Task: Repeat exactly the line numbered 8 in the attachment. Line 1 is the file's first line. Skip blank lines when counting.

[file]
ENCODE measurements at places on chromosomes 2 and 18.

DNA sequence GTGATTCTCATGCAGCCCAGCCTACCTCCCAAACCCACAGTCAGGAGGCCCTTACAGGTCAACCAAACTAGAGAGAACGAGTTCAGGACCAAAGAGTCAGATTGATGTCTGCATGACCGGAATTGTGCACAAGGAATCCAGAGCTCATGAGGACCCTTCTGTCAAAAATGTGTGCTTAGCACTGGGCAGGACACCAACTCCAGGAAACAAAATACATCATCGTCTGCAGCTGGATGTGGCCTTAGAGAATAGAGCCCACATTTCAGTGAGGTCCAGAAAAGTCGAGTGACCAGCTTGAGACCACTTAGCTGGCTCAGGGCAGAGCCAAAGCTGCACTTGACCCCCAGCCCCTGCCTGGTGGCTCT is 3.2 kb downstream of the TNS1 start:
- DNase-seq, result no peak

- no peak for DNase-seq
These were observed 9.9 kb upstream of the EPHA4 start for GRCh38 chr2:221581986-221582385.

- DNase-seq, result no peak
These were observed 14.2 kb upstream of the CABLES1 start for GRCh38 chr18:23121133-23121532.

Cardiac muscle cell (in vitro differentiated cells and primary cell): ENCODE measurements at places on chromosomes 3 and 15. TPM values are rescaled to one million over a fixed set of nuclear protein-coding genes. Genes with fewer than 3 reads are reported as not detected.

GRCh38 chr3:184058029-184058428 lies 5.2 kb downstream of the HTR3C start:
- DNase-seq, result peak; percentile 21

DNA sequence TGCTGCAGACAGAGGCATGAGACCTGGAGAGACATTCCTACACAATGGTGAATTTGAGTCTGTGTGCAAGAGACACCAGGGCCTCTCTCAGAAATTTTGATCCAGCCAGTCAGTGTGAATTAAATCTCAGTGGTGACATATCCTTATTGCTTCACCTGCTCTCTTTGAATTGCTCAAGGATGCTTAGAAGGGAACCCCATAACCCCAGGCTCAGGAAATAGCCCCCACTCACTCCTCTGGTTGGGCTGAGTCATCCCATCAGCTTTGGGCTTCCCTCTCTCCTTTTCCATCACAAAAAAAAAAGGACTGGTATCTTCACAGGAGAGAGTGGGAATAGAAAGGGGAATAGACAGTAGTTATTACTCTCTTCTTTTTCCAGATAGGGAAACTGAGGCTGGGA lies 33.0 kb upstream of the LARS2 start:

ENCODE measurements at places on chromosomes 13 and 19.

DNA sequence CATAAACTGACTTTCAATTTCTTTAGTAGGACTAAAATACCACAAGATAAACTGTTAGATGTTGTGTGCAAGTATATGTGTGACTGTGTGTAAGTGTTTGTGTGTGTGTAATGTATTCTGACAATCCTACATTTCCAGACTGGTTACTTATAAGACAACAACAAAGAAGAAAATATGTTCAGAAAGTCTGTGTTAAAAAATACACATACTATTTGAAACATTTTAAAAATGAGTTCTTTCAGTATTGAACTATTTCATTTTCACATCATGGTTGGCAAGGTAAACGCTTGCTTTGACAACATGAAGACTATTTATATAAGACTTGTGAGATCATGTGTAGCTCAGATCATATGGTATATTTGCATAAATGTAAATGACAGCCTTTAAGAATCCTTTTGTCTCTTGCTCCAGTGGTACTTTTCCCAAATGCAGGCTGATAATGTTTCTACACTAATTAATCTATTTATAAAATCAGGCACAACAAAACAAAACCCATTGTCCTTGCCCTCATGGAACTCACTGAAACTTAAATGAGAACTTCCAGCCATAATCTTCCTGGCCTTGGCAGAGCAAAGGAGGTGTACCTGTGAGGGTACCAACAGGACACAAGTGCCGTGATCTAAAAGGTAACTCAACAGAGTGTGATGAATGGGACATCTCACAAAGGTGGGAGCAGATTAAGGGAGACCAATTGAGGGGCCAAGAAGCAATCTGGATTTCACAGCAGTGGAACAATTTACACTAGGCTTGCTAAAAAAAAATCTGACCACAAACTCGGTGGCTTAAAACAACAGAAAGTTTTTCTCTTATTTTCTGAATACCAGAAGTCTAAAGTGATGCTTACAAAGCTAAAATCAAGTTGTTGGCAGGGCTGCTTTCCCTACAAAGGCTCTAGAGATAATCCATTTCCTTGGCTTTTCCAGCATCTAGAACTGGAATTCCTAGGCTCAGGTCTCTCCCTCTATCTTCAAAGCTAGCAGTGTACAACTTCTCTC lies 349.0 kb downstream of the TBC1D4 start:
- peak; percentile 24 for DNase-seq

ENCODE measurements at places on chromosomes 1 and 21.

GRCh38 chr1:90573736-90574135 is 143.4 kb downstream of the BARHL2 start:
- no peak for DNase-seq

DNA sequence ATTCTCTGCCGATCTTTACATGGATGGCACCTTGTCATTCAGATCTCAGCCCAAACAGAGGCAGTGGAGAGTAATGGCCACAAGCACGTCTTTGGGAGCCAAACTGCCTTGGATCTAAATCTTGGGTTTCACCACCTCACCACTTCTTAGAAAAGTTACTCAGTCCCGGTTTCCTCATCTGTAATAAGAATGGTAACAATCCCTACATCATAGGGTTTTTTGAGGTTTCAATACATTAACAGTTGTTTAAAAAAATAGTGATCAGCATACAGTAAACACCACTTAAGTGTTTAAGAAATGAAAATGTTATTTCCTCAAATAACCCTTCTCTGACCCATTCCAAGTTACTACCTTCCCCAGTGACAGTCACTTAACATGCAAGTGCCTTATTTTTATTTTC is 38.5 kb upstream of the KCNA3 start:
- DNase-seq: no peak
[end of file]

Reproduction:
Cardiac muscle cell (in vitro differentiated cells and primary cell): ENCODE measurements at places on chromosomes 3 and 15. TPM values are rescaled to one million over a fixed set of nuclear protein-coding genes. Genes with fewer than 3 reads are reported as not detected.